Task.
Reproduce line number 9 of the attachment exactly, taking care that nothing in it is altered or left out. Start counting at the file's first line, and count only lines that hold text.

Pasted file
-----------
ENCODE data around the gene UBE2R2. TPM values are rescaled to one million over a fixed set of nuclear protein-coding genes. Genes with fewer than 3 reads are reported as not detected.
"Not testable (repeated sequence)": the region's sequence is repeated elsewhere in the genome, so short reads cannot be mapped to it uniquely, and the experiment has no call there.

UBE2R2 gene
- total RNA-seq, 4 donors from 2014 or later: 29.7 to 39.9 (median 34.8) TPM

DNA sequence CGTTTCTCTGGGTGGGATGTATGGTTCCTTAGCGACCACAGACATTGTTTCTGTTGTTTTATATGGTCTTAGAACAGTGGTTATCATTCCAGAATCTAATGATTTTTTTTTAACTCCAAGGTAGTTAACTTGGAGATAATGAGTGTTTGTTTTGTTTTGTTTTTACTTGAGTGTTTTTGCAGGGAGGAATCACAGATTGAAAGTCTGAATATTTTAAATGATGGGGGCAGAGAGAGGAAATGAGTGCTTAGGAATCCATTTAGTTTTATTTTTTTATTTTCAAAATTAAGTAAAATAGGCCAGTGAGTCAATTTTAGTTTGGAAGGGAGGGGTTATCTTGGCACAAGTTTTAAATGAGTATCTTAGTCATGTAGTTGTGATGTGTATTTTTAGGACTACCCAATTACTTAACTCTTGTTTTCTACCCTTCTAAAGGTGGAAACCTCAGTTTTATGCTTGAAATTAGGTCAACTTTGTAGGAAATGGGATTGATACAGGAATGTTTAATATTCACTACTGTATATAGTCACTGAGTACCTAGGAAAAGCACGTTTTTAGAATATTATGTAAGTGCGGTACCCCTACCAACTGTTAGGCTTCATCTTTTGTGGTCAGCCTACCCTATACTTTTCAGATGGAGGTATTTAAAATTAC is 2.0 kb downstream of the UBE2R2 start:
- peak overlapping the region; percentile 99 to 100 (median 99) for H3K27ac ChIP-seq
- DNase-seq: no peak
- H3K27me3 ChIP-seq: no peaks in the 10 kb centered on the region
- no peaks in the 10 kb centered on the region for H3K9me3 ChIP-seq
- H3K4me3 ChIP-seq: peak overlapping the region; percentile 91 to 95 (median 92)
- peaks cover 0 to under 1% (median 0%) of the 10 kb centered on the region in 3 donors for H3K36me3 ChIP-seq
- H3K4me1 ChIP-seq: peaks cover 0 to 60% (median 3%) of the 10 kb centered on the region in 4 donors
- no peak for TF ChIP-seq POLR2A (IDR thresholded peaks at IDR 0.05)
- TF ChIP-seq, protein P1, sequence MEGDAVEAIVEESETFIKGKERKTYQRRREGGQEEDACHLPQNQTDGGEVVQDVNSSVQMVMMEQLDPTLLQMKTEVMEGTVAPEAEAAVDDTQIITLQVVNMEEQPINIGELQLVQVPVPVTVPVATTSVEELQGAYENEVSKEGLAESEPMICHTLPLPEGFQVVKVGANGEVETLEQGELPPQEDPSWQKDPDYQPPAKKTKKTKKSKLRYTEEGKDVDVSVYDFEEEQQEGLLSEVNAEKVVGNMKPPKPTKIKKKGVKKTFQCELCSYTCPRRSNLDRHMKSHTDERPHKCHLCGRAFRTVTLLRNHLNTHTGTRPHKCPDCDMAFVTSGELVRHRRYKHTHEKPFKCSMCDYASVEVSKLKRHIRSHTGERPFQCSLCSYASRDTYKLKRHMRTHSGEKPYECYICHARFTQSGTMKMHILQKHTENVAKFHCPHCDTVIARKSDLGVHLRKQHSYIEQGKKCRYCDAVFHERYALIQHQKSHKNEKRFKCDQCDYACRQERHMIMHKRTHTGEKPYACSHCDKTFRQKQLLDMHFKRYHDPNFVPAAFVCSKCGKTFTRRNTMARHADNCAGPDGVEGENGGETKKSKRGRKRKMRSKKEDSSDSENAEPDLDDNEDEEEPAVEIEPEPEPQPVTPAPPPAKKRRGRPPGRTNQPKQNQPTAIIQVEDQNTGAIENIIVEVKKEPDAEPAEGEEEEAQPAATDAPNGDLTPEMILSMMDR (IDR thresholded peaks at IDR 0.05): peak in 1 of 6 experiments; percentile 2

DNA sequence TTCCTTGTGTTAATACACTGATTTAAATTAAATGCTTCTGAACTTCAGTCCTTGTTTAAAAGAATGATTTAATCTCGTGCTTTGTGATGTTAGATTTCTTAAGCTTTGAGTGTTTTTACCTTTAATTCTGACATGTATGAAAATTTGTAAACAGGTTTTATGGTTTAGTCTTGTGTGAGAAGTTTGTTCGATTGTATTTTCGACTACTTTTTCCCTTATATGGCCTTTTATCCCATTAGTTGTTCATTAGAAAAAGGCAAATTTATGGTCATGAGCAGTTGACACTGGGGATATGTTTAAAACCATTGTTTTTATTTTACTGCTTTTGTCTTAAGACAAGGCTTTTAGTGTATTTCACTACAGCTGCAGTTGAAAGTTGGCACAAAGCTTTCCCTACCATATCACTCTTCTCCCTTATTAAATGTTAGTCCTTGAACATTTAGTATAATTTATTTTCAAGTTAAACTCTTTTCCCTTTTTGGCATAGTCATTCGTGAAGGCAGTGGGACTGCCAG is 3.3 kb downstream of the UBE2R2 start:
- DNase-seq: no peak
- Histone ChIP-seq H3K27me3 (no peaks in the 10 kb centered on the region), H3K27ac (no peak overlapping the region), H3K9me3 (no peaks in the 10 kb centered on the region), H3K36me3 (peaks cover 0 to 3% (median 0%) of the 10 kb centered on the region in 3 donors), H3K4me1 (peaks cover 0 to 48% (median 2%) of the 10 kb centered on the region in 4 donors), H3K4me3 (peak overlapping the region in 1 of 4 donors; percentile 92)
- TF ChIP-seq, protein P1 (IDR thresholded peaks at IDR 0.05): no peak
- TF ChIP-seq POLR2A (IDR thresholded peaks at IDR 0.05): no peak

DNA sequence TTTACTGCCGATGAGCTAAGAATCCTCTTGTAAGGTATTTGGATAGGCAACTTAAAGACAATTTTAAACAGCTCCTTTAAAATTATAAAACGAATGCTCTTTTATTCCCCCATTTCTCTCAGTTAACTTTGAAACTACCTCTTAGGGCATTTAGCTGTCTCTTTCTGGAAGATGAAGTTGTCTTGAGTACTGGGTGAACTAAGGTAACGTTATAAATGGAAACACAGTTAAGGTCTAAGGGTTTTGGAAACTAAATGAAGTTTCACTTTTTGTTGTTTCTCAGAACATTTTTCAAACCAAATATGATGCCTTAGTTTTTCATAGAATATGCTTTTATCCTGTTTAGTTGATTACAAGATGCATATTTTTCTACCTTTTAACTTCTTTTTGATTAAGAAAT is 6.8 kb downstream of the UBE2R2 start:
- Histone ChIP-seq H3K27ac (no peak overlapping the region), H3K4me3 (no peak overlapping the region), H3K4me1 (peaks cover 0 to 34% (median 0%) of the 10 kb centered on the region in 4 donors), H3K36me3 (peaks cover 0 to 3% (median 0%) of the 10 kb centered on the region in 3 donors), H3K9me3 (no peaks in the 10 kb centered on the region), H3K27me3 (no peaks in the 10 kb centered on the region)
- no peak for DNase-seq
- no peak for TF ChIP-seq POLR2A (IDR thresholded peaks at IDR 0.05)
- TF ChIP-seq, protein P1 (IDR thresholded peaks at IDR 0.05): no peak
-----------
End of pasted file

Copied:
- no peaks in the 10 kb centered on the region for H3K9me3 ChIP-seq